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NHS to fund large trial of pre-exposure prophylaxis for HIV prevention

BMJ 2016; 355 doi: https://doi.org/10.1136/bmj.i6537 (Published 05 December 2016) Cite this as: BMJ 2016;355:i6537
  1. Susan Mayor
  1. London

NHS England has announced that it will fund a large clinical trial of pre-exposure prophylaxis (PrEP) to prevent HIV in at least 10 000 people over the next three years.

The initiative follows a legal battle over who should fund PrEP. NHS England initially took the position that local councils should commission preventative services such as PrEP1 and reiterated this in May after taking legal advice.2 But the High Court ruled in August that NHS England had responsibility.3

NHS England appealed against this decision but the Court of Appeal ruled in November that the organisation did have the power to commission.4

In a statement, NHS England said that, although the evidence for the clinical effectiveness of PrEP was strong, there were “significant outstanding implementation questions” that should be answered before PrEP was used on a substantial scale. These questions will be answered by the clinical trial, paving the way for a full rollout of a PrEP programme, it said.

The clinical trial will investigate the number of people attending genitourinary medicine clinics who are eligible for PrEP and explore other ways to identify and engage eligible people, in addition to assessing PrEPs impact on the incidence of HIV and other sexually transmitted infections.

NHS England will provide up to £10 million (€12m; $13m) to cover the cost of the clinical trial and will then work in partnership with local authorities, the Local Government Association, and Public Health England to implement the findings as part of a wider national programme.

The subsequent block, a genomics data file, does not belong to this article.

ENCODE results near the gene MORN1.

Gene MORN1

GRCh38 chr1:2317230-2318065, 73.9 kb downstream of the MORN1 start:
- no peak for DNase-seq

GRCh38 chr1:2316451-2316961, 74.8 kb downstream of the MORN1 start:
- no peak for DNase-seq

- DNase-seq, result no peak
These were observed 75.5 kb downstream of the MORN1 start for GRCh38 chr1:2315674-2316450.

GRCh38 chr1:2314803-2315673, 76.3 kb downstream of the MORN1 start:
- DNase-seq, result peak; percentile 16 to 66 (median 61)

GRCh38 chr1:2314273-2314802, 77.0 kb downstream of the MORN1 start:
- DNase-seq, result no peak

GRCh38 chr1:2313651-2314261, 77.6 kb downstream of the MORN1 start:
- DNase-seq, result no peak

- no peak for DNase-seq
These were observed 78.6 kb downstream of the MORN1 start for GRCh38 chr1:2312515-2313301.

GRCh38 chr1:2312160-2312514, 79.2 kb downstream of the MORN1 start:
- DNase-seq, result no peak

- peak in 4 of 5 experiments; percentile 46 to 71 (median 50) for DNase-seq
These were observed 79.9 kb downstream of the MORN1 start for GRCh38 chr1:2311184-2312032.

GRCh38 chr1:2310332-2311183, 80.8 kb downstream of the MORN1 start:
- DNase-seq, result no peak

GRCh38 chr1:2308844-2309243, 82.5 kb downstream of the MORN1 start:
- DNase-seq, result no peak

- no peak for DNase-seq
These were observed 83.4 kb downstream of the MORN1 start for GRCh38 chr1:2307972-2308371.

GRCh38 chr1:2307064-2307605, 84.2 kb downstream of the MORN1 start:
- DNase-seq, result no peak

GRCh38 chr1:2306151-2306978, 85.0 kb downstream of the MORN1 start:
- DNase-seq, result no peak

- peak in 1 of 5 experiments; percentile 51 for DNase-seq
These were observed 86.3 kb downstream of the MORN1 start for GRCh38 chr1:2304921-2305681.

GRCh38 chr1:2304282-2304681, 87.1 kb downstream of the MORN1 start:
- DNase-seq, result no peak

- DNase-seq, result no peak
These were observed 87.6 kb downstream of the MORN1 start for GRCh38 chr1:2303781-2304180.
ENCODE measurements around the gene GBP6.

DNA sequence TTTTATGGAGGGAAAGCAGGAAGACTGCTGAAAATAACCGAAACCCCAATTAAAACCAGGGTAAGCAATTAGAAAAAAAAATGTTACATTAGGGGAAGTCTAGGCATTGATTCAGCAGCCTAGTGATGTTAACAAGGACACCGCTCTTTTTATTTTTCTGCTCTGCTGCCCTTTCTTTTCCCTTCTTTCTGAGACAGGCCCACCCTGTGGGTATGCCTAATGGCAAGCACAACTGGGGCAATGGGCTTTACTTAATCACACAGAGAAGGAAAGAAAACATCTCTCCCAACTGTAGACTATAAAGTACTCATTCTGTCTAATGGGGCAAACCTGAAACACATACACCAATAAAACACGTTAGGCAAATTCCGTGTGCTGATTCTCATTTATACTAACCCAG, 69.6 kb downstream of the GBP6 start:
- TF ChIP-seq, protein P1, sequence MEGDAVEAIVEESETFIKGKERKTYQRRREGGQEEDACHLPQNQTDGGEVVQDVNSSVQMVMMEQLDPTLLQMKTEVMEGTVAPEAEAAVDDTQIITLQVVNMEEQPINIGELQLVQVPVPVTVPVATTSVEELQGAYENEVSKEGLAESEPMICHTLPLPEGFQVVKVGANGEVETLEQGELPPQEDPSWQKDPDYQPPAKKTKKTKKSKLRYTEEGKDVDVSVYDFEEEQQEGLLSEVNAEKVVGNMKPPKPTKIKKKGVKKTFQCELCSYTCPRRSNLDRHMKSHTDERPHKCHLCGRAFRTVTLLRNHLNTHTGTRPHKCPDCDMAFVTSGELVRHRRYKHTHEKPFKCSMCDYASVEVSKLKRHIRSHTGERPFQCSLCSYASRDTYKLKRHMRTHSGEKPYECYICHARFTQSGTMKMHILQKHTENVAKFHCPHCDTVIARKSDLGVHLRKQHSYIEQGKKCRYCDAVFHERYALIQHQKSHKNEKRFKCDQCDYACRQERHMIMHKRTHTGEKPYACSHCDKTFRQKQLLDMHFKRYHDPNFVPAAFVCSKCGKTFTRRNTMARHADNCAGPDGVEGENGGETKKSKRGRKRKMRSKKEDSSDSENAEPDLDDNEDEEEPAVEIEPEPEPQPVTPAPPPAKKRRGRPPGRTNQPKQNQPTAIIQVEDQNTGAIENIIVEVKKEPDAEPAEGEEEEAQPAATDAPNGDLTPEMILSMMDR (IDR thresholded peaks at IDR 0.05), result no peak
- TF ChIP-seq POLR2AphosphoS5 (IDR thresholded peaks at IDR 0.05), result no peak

Jonathan Fielden, director of specialised commissioning and deputy national medical director of NHS England, said that the trial, in addition to 10 new specialised treatments being made available on the NHS, had, “in part, been made possible by the willingness of many pharmaceutical and device companies to come forward with lower and more responsible prices. Continuing this constructive joint working will enable us to fund more new drugs and treatments in the future.”

Kevin Fenton, director of health and wellbeing at Public Health England, said: “Currently 13 500 people are living in the UK with undiagnosed HIV and we are still seeing around 5000 new infections each year. Given that we are in the fourth decade of this epidemic there are too many new infections occurring, we need to use all tools available to save lives and money.”

Ian Green, chief executive of the Terrence Higgins Trust, said: “With 17 new HIV diagnoses made every day, we need to be bold and ambitious in our approach to prevention—and this must include access to PrEP for all who need it.”

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